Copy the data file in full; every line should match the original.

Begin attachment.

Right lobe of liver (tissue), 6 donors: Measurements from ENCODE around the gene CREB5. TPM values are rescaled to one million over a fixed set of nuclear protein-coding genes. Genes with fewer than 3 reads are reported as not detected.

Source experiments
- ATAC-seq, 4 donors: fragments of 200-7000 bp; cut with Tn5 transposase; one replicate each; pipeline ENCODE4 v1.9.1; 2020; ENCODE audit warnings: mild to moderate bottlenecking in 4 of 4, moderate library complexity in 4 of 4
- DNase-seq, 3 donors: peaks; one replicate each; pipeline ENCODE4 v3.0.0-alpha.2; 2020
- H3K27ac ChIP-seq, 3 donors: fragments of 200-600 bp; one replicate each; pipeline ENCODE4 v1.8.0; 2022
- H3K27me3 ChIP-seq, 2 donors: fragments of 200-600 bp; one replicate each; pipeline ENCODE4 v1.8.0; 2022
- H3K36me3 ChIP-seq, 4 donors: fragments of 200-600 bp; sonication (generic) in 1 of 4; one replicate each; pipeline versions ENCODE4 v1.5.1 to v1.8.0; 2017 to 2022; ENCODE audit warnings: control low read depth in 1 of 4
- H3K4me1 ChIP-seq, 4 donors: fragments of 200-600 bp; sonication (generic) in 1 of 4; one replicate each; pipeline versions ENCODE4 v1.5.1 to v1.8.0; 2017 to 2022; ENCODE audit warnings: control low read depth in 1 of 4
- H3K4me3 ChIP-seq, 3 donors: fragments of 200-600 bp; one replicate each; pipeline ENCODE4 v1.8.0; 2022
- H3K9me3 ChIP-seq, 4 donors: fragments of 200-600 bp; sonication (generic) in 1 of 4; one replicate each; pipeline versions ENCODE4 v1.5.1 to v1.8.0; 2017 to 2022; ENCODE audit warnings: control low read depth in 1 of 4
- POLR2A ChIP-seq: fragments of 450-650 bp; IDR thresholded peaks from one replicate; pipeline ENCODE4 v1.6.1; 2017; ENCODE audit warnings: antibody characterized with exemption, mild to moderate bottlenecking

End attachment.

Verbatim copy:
Right lobe of liver (tissue), 6 donors: Measurements from ENCODE around the gene CREB5. TPM values are rescaled to one million over a fixed set of nuclear protein-coding genes. Genes with fewer than 3 reads are reported as not detected.

Source experiments
- ATAC-seq, 4 donors: fragments of 200-7000 bp; cut with Tn5 transposase; one replicate each; pipeline ENCODE4 v1.9.1; 2020; ENCODE audit warnings: mild to moderate bottlenecking in 4 of 4, moderate library complexity in 4 of 4
- DNase-seq, 3 donors: peaks; one replicate each; pipeline ENCODE4 v3.0.0-alpha.2; 2020
- H3K27ac ChIP-seq, 3 donors: fragments of 200-600 bp; one replicate each; pipeline ENCODE4 v1.8.0; 2022
- H3K27me3 ChIP-seq, 2 donors: fragments of 200-600 bp; one replicate each; pipeline ENCODE4 v1.8.0; 2022
- H3K36me3 ChIP-seq, 4 donors: fragments of 200-600 bp; sonication (generic) in 1 of 4; one replicate each; pipeline versions ENCODE4 v1.5.1 to v1.8.0; 2017 to 2022; ENCODE audit warnings: control low read depth in 1 of 4
- H3K4me1 ChIP-seq, 4 donors: fragments of 200-600 bp; sonication (generic) in 1 of 4; one replicate each; pipeline versions ENCODE4 v1.5.1 to v1.8.0; 2017 to 2022; ENCODE audit warnings: control low read depth in 1 of 4
- H3K4me3 ChIP-seq, 3 donors: fragments of 200-600 bp; one replicate each; pipeline ENCODE4 v1.8.0; 2022
- H3K9me3 ChIP-seq, 4 donors: fragments of 200-600 bp; sonication (generic) in 1 of 4; one replicate each; pipeline versions ENCODE4 v1.5.1 to v1.8.0; 2017 to 2022; ENCODE audit warnings: control low read depth in 1 of 4
- POLR2A ChIP-seq: fragments of 450-650 bp; IDR thresholded peaks from one replicate; pipeline ENCODE4 v1.6.1; 2017; ENCODE audit warnings: antibody characterized with exemption, mild to moderate bottlenecking